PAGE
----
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By now, we have all endured several weeks of various “Stay at Home” Orders issued by state and local governmental agencies, and we are beginning to adapt somewhat to the new paradigm – and soon we will have to start adjusting to a new way of life, the staged “re-openings” of various parts of the United States and the world. It’s time to start thinking about how these next stages will affect your physical operations over the next several months to a year. Many businesses are also starting to think about how to incorporate pandemic preparedness into their future business planning models. 

From a health and safety (H&S) perspective, this largely includes protecting your workforce from exposure to infectious diseases such as the SARS-CoV-2 virus while they are performing work. Previously, we’ve discussed some best management practices around reducing potential exposure in the office and commercial real estate buildings, as well as the industrial workplace.

OSHA Guidance

These posts focused largely on how to implement the best practices recommended by the Centers for Disease Control and Prevention (CDC) in the workplace. In this post, we are going to focus on some more recent guidance issued by the Occupational Safety and Health Administration (OSHA) regarding COVID-19. OSHA has issued several memorandums and guidance documents related to the risks of exposure to SARS-CoV-2 and employer obligations, as there are no specific OSHA standards regarding such exposure risks. Among the standards OSHA has cited that may be relevant are:

  • 29 CFR 1910 Subpart I – Personal Protective Equipment (PPE); and,
  • Section 5(a)(1) of the Occupational Safety and Health (OSH) Act of 1970, 29 USC 654(a)(1) – General Duty Clause

OSHA has cited various other standards as having potential relevance as well, including those related to hazard communication, sanitation, and illness reporting. OSHA further has noted that the Bloodborne Pathogens standard (29 CFR 1910.1030) requirements do not typically include respiratory secretions such as those from SARS-CoV-2, however, it provides a good framework for controls that be used for some sources of the virus (e.g., exposures to bodily fluids).

To help businesses navigate the overlapping but not fully applicable regulations, OSHA has issued a Guidance on Preparing Workplaces for COVID-19, which is based on the principles of hazard recognition as they apply to COVID-19.

Infectious Disease Preparedness and Response Plan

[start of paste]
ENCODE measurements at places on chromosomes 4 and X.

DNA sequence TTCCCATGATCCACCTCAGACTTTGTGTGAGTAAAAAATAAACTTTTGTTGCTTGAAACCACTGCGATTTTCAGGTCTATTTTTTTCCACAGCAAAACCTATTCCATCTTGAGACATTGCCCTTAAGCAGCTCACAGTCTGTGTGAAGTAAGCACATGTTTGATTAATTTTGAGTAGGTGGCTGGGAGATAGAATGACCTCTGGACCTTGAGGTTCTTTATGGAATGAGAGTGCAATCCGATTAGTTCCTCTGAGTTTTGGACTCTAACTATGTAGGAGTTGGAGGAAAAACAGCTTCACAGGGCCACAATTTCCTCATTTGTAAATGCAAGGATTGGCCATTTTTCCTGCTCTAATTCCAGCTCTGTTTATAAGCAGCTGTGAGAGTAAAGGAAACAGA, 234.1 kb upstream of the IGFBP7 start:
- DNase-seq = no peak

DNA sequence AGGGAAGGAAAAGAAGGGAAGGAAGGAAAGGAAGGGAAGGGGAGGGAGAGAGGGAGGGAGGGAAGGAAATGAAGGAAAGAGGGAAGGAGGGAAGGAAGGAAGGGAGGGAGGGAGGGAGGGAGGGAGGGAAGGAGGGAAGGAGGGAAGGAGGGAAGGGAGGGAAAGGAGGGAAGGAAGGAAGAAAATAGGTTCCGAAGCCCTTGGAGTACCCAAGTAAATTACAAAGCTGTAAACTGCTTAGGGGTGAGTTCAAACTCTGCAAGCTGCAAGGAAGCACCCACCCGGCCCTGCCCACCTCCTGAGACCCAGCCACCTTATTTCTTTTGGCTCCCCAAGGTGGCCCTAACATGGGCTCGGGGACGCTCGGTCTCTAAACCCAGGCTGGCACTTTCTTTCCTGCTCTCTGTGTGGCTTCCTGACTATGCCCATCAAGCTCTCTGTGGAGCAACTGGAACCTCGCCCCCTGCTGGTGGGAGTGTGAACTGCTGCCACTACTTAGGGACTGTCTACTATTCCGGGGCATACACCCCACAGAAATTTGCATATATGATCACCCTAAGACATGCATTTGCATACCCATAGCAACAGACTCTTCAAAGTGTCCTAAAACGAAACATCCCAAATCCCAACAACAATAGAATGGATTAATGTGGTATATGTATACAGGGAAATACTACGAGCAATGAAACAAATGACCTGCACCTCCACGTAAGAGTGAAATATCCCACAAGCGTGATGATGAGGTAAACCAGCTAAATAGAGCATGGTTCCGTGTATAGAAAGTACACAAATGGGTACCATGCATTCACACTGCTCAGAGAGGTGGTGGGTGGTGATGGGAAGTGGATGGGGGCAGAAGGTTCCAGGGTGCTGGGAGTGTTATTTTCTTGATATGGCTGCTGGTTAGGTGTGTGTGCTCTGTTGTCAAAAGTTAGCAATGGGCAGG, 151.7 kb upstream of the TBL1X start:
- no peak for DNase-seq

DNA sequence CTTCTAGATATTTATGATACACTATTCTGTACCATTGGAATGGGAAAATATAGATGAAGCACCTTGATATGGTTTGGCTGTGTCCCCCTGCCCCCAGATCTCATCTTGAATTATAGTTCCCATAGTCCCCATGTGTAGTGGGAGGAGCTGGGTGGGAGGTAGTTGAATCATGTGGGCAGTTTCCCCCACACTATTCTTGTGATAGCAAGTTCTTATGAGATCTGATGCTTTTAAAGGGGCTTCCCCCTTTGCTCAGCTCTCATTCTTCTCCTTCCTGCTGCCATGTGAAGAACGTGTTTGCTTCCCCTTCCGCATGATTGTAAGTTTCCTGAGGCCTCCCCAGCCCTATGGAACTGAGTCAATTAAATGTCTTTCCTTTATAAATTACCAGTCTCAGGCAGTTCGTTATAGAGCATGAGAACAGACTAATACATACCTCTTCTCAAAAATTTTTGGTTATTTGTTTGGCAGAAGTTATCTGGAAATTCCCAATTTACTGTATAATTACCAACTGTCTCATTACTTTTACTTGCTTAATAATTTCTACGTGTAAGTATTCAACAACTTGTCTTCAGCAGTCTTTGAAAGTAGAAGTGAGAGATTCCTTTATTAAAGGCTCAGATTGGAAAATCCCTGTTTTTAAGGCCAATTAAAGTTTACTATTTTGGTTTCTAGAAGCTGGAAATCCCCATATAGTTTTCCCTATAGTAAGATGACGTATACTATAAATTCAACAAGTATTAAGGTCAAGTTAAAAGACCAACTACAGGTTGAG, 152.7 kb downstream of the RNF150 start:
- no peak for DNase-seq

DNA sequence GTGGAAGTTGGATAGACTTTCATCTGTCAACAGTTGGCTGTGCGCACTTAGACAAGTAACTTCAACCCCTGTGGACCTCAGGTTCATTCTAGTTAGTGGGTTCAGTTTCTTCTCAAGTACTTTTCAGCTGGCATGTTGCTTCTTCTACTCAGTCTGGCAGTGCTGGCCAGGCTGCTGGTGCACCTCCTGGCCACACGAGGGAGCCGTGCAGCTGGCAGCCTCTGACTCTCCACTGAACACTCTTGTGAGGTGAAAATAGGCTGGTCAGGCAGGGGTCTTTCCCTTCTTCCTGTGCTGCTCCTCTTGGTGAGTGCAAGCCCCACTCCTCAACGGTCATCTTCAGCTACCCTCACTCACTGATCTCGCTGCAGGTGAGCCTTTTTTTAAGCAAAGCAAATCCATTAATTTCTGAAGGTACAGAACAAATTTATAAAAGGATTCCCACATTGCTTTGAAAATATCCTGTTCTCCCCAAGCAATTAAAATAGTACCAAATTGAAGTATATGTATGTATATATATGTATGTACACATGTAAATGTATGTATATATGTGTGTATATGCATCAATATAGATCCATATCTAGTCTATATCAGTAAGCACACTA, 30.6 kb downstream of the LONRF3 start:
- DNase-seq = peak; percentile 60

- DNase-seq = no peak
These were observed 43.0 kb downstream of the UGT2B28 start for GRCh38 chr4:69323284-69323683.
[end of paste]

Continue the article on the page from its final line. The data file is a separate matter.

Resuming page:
At the onset of an outbreak with pandemic potential, the uncertainty and complexity of the situation require a way to assess risks to employees and the business. OSHA’s guidance includes a recommendation for an Infectious Disease Preparedness and Response Plan (IDPRP) to reduce the adverse impact of a pandemic outbreak, by implementing procedures designed to provide a uniform course of action which is based on the levels of risk associated with the worksite and job tasks performed by workers.

The primary objectives of an IDPRP include:

  • Ensuring worker safety and security;
  • Providing compliance with applicable OSHA regulations and allowing for incorporation of additional governmental guidance or orders;
  • Establishing a pandemic crisis management team that will oversee implementation of the IDPRP, track and interpret emerging guidance, and adjust the IDPRP as needed;
  • Preserving activities critical to business functionality and operations;
  • Providing mechanisms for identifying and communicating critical information and messages to personnel, such as:
    • Disease surveillance information (outbreaks) and recom- mended actions from recognized health agencies such as the CDC and World Health Organization (WHO);
    • federal, state, and local health departments;
    • Changes in corporate policies regarding pandemic response actions;
    • Changes in risk assessments regarding activities being conducted in the workplace as new information arises; and,
    • Contact information for relevant company (e.g., the crisis management team members). 
Preparing an appropriate IDPRP depends on appropriately classifying your risk of exposure and evaluating controls based on those risks.

Classifying Worker Exposure to SARS-CoV-2

Worker risk of occupational exposure to the SARS-CoV-2 virus varies based in part on industry type. OSHA has provided guidance using the Occupational Risk Pyramid for COVID-19, which divides exposure risk level into categories of very high, high, medium, or lower (caution).